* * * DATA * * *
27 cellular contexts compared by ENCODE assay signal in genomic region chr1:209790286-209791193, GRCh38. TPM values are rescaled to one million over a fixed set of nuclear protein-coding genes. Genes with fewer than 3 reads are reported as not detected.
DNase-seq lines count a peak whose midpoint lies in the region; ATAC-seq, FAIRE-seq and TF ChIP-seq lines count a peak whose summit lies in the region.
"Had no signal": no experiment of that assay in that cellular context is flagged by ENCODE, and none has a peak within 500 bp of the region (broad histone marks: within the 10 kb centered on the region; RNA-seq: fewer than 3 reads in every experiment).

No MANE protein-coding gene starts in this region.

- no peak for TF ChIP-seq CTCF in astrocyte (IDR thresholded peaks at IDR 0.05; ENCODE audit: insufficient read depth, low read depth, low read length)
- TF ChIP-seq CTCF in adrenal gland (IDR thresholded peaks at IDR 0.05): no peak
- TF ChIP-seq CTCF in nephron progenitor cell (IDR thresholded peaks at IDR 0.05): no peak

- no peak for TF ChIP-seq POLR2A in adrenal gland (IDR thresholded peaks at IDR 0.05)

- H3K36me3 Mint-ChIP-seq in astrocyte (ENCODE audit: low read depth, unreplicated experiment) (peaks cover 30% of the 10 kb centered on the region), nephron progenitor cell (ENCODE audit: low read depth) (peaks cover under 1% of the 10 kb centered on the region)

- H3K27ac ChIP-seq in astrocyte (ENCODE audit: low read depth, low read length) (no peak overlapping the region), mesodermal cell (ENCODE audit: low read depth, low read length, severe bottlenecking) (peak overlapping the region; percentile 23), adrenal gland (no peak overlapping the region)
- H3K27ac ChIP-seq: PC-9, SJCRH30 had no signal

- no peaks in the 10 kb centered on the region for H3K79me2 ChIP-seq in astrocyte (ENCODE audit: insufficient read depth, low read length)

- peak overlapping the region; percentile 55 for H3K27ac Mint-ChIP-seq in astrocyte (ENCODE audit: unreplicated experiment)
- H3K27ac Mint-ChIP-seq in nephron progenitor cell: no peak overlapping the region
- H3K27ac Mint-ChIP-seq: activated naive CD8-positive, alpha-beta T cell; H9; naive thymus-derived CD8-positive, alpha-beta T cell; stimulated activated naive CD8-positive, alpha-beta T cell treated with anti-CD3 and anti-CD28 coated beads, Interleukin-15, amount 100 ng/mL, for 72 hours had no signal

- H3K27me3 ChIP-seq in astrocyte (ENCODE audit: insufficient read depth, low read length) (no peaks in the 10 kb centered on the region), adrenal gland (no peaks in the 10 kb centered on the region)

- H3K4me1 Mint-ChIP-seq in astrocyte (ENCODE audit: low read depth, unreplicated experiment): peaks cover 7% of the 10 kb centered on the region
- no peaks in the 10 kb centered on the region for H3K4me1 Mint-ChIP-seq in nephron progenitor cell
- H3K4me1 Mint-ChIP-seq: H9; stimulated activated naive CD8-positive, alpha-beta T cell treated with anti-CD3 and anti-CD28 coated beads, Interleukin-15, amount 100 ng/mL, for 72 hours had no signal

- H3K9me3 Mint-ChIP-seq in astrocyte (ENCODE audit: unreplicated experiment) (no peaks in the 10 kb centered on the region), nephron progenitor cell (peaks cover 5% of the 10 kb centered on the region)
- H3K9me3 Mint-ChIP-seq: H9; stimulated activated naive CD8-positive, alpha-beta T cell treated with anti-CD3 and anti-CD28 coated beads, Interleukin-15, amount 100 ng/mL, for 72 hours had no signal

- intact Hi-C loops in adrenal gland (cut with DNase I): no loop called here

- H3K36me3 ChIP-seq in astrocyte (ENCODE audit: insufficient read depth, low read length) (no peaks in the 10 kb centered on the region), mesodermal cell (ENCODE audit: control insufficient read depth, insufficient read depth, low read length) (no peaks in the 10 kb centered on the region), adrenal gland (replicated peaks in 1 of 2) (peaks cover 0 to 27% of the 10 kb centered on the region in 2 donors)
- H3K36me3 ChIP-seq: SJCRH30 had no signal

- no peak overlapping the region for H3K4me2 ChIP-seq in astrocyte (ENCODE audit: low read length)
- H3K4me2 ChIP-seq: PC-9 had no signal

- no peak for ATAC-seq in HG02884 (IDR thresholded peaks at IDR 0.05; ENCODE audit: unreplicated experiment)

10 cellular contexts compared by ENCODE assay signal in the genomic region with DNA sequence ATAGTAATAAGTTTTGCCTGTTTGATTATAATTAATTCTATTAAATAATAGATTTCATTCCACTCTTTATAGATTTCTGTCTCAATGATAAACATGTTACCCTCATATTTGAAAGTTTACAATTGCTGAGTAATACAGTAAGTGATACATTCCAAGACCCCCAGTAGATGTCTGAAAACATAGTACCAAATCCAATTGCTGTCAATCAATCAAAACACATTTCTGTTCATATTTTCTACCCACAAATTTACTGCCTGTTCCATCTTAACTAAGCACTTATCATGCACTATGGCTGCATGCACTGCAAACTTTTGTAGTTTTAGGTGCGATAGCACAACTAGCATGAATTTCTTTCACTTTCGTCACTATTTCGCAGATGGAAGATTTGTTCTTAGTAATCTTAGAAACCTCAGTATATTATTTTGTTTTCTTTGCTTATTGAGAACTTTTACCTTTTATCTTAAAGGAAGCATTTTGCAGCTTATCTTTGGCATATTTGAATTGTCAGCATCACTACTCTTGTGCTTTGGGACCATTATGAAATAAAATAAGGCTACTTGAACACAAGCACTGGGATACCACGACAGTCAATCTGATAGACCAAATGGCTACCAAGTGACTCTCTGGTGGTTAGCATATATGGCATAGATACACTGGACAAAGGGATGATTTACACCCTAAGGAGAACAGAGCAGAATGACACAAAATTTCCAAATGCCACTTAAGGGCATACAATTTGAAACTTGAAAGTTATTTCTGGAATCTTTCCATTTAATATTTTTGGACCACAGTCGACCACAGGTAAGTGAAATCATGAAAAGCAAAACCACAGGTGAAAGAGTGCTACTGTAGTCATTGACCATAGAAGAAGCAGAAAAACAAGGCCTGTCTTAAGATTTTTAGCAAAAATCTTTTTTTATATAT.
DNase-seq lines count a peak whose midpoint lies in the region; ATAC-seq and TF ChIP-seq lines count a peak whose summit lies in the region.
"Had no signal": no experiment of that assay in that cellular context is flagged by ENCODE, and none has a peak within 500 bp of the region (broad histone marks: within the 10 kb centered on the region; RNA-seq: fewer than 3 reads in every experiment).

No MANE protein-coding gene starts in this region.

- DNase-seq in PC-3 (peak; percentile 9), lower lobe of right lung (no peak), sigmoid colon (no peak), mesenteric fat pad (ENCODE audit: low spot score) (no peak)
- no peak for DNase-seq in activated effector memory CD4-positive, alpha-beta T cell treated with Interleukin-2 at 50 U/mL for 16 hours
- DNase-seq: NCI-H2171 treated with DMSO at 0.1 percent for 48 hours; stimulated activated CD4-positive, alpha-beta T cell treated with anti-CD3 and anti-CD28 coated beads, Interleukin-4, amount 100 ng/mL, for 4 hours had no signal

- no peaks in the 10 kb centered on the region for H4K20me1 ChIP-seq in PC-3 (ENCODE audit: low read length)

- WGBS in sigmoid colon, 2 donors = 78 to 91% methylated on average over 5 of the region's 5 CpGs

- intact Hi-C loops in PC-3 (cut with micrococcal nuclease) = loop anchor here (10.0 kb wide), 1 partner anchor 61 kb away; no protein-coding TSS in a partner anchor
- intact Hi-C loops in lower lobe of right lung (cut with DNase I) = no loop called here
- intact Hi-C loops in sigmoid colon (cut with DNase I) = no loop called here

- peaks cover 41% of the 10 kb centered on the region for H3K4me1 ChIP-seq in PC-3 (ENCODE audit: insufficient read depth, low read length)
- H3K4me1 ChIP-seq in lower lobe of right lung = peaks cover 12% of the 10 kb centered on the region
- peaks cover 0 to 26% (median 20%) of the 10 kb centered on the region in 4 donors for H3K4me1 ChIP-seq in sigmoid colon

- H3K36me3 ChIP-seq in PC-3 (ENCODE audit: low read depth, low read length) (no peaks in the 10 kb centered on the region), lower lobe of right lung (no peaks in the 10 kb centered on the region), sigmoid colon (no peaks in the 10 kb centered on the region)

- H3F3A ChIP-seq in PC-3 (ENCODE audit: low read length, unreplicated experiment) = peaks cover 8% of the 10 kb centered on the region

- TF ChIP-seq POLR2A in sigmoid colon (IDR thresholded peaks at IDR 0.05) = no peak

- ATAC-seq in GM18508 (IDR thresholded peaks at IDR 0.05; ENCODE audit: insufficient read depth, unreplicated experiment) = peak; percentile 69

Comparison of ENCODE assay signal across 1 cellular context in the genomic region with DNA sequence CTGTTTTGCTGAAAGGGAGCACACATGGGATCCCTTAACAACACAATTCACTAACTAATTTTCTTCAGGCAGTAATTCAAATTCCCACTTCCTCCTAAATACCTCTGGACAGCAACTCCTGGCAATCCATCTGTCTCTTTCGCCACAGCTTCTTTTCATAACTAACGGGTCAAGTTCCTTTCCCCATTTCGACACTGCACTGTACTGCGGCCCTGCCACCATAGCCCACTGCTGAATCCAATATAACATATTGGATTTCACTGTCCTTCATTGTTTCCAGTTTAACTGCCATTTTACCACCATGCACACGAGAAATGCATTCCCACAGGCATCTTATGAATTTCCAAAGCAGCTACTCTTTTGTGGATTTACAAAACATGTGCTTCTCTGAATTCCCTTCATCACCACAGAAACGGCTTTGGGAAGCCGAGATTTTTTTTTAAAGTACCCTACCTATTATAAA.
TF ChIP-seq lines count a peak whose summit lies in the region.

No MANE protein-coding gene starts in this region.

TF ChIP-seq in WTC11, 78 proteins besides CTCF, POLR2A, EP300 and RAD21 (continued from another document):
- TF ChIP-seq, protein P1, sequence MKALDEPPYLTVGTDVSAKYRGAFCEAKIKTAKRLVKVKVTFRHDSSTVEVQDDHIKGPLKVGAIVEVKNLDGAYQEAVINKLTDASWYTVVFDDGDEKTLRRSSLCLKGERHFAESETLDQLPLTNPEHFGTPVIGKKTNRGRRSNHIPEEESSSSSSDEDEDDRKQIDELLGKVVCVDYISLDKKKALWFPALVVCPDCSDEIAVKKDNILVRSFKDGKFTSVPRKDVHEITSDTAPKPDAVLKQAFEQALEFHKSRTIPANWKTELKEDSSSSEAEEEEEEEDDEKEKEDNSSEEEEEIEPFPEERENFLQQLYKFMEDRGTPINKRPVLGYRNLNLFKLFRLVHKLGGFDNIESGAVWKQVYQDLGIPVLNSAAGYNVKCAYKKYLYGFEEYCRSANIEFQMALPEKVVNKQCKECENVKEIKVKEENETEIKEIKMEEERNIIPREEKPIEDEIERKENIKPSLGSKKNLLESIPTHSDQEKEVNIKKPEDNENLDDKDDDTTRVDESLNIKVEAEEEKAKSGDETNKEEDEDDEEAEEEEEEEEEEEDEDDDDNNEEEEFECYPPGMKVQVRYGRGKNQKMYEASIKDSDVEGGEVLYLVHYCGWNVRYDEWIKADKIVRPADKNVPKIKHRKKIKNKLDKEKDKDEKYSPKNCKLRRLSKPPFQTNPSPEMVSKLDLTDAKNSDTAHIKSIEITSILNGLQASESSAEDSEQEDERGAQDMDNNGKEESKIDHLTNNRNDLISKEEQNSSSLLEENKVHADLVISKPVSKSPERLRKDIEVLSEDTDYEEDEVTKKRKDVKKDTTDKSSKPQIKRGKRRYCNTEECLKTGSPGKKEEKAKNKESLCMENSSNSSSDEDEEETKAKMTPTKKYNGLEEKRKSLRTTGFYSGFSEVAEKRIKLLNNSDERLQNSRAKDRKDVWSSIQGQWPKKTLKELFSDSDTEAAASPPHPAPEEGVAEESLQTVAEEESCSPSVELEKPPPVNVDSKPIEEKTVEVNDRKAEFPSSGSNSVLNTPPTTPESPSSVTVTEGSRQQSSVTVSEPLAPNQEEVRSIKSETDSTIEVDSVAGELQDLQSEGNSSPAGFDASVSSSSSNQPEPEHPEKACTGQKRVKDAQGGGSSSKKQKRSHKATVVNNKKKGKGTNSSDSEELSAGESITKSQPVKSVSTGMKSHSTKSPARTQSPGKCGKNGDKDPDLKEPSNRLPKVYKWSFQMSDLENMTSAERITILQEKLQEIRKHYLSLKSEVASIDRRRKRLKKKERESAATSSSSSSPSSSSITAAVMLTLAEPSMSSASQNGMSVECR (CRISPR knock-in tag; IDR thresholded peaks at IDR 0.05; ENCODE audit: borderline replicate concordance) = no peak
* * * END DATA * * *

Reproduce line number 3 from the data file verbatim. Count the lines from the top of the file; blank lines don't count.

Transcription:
"Had no signal": no experiment of that assay in that cellular context is flagged by ENCODE, and none has a peak within 500 bp of the region (broad histone marks: within the 10 kb centered on the region; RNA-seq: fewer than 3 reads in every experiment).